Controversial ITF Ranking System To Be Scrapped Following Player Backlash - UBITENNIS
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ITF

Controversial ITF Ranking System To Be Scrapped Following Player Backlash

The ITF’s new initiative that was launched in January is set to be axed after eight months.

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ITF president David Haggerty

After months of anger expressed by numerous players and tennis officials, the International Tennis Federation (ITF) has agreed to scrap their controversial transition tour.

 

Implemented in January, the new format saw a two-ranking system be introduced into the sport for the first time. Lower ranked players had to earn ITF points whilst participating in the lower level tournaments and were therefore placed in a separate ranking. Then, once they won enough points, they could progress to either the ATP or WTA Tours. Furthermore, the qualifying draws for those tournaments were cut to only 24 players.

The revamp, which saw hundreds of players lose their rankings, drew outrage from many. Toni Nadal said only, ‘young rich people’ could play the sport under the new rules. Players had previously complained that they travelled to tournaments only to find out that they were unable to participate due to the reduced size of the draw. A change.org petition by Canada’s Maria Patrascu calling for changes to be made attracted more than 15,000 signatures.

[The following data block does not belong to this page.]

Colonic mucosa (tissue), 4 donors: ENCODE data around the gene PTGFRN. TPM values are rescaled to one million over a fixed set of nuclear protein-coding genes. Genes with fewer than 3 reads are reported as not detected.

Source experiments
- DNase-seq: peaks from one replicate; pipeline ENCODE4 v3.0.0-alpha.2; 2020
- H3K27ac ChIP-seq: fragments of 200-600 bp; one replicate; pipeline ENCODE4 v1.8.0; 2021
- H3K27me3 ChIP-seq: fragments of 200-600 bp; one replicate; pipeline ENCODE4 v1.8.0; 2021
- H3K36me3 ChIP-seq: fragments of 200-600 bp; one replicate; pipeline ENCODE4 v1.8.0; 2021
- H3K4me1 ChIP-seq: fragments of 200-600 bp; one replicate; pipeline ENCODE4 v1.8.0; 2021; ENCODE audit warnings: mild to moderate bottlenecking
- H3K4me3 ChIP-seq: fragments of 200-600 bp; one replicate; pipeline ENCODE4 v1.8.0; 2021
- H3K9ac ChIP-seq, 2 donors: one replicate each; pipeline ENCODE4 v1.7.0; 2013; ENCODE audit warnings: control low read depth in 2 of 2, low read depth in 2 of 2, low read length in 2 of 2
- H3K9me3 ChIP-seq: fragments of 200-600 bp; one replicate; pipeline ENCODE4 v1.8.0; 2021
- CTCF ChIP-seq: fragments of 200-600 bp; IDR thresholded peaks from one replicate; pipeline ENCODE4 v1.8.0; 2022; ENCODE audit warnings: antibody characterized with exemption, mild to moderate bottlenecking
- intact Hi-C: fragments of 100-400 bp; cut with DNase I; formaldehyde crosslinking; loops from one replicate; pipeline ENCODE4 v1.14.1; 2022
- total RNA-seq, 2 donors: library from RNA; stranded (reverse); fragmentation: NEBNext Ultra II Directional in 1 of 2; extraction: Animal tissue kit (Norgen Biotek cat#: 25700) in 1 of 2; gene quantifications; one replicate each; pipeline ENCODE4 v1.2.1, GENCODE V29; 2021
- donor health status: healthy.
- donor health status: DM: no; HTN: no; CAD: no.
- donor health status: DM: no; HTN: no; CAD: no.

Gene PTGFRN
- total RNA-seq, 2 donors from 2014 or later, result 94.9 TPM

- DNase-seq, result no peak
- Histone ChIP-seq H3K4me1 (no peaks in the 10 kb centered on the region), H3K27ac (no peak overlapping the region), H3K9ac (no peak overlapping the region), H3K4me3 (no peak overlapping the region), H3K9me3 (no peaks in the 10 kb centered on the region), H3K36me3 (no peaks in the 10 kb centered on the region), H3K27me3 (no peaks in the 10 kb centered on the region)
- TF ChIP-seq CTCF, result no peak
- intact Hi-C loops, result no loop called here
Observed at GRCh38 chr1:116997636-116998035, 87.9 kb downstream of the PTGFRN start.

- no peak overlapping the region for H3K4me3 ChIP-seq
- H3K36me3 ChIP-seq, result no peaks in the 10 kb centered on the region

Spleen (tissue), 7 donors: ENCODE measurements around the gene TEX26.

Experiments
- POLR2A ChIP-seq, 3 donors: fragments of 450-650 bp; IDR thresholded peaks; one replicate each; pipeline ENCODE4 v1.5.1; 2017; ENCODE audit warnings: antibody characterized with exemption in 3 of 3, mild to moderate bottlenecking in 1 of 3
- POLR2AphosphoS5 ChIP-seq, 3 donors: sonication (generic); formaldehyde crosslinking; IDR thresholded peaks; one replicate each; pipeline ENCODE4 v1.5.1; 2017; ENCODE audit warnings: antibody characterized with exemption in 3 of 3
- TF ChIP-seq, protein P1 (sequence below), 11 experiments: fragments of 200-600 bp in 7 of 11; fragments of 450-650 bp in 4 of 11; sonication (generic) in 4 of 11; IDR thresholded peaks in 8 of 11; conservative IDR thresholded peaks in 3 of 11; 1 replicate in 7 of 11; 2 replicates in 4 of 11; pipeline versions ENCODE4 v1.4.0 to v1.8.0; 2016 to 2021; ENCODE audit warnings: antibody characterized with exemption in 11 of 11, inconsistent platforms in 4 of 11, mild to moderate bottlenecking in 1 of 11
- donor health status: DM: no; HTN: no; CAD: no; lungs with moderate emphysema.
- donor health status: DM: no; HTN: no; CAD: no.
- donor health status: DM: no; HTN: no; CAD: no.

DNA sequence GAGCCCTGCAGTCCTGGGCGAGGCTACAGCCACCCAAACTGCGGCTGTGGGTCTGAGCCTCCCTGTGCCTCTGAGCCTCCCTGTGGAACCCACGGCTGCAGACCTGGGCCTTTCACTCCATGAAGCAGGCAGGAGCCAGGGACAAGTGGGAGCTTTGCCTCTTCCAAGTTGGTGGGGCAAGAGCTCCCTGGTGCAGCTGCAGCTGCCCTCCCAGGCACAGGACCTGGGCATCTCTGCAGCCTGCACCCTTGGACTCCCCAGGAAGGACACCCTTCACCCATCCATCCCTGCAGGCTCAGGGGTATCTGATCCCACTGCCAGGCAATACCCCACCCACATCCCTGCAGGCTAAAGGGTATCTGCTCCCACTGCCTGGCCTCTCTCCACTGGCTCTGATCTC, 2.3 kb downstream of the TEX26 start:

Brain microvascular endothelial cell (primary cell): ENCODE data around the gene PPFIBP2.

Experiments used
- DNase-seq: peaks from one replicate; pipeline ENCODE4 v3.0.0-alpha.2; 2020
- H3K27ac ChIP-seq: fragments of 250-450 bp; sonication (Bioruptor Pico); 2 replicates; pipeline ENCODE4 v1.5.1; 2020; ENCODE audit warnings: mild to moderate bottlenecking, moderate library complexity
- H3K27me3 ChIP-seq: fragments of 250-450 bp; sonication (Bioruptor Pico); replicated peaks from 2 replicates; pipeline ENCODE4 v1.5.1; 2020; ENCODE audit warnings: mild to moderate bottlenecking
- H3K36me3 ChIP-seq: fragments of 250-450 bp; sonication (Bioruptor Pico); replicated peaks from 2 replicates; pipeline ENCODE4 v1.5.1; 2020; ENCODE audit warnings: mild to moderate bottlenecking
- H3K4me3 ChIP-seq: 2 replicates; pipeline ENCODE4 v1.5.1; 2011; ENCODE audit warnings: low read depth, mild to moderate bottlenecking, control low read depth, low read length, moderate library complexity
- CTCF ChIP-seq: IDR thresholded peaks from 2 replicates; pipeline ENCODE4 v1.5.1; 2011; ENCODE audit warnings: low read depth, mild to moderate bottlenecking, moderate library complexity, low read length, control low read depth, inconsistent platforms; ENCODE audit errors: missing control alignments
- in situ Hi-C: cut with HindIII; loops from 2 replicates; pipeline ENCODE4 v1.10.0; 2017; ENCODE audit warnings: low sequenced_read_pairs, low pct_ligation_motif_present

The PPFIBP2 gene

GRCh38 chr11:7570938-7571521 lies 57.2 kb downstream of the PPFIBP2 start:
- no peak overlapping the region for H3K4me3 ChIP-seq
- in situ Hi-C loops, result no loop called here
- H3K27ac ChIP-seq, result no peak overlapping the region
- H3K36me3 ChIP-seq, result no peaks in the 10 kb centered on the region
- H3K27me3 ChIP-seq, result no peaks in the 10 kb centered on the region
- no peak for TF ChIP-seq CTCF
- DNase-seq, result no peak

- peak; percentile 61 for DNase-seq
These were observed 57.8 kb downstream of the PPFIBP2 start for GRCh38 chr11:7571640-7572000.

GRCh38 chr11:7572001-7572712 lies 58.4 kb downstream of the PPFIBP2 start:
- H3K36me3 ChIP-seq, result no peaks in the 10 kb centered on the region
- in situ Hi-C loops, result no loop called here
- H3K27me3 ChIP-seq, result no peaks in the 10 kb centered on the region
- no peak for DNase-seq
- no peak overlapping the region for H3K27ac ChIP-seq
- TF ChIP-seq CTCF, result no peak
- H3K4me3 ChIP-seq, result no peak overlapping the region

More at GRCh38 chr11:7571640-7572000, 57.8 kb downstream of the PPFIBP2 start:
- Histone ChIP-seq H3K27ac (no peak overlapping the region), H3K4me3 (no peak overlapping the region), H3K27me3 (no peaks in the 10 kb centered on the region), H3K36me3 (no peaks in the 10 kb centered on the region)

After all of the turmoil, the ITF has finally backed down from their position. After discussions with both the ATP and WTA, it has been agreed that the two governing bodies will once again issue points to the $15,000 and $25,000 events. Meaning that players will only have one ranking system. Qualifying draws will also be increased to 48 players.

“The agreement includes the allocation of ATP and WTA ranking points at $15,000 ITF World Tennis Tour tournaments, additional ranking points at men’s $25,000 tournaments, as well as increased playing opportunities with 48-player qualifying singles draws.” The ITF said in a statement.
“Players’ rankings will be updated with the new points allocations on 5 August 2019. These points will be applied retroactively to all tournaments played since August 2018.”

Trying to limit the bad publicity, the ITF opted to publish the new development shortly before the draws were made for the French Open, which starts on Sunday. In other developments, $15,000 tournaments will offer three places to top100 junior players. This rule doesn’t apply to any other level on the tour.

ITF president David Haggerty, who is up for re-election later this year, said he is committed to helping juniors progress onto the professional tour.

“Collaborating further with the ATP and WTA, our goal is to ensure the professional pathway from juniors to professional tennis is fit for purpose. It is vital that players have the opportunity to play and progress and nations can afford to host events in their countries at both professional and transitional levels.” Said Haggerty.
“These additional reforms to the pathway will further strengthen the new structure introduced in 2019, that in turn will create a true professional group of players, increase playing opportunities at all levels of the game, and help widen the number of nations hosting professional tournaments so that tennis can remain a truly global sport.”

A review is currently underway into a new developmental tournament for junior players to progress to the senior tour via the $15,000 events. These tournaments will offer ITF ranking points, but there are ongoing discussions with both national associations and relevant stakeholders of the ITF.

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Davis Cup

India’s political gambit throws Indo-Pakistan Davis Cup tie into chaos

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Davis Cup,
Photo Credit: Wikimedia Commons